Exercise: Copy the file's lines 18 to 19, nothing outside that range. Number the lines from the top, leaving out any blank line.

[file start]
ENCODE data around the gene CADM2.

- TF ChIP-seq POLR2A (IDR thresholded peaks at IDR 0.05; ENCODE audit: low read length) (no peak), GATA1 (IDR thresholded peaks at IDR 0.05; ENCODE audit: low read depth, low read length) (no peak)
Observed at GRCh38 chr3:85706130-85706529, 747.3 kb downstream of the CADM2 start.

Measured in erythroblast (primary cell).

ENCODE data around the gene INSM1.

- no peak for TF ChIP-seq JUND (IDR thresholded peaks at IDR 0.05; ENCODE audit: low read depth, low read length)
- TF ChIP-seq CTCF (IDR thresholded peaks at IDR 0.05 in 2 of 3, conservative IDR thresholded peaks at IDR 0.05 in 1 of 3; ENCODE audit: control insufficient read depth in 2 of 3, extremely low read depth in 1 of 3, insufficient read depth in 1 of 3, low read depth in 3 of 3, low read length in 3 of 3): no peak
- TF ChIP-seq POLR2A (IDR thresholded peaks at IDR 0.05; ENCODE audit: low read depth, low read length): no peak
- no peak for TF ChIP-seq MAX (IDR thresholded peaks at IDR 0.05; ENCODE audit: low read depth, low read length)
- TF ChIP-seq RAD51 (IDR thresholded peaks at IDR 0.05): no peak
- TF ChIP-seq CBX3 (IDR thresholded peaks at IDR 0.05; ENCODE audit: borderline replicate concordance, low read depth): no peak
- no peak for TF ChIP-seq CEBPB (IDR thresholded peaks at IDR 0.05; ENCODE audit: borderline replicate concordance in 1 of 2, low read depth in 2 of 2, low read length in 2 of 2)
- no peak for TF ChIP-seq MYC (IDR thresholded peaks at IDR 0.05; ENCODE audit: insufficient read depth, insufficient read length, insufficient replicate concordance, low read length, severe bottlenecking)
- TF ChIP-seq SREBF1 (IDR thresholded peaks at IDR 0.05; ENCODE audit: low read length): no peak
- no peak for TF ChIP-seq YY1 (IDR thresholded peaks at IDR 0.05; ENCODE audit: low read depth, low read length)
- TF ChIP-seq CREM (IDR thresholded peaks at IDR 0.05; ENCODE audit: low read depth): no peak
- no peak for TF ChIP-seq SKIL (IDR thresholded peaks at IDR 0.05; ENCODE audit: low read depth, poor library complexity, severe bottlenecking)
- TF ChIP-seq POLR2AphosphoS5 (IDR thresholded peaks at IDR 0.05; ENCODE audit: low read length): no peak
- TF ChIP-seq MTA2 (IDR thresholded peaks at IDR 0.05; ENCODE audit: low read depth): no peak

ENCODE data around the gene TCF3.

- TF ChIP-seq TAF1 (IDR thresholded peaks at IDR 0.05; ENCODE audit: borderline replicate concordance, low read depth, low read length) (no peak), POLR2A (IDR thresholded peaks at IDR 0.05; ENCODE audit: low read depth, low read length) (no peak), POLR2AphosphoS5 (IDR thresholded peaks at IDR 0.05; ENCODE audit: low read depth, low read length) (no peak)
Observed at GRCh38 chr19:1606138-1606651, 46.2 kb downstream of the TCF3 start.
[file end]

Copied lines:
- TF ChIP-seq POLR2AphosphoS5 (IDR thresholded peaks at IDR 0.05; ENCODE audit: low read length): no peak
- TF ChIP-seq MTA2 (IDR thresholded peaks at IDR 0.05; ENCODE audit: low read depth): no peak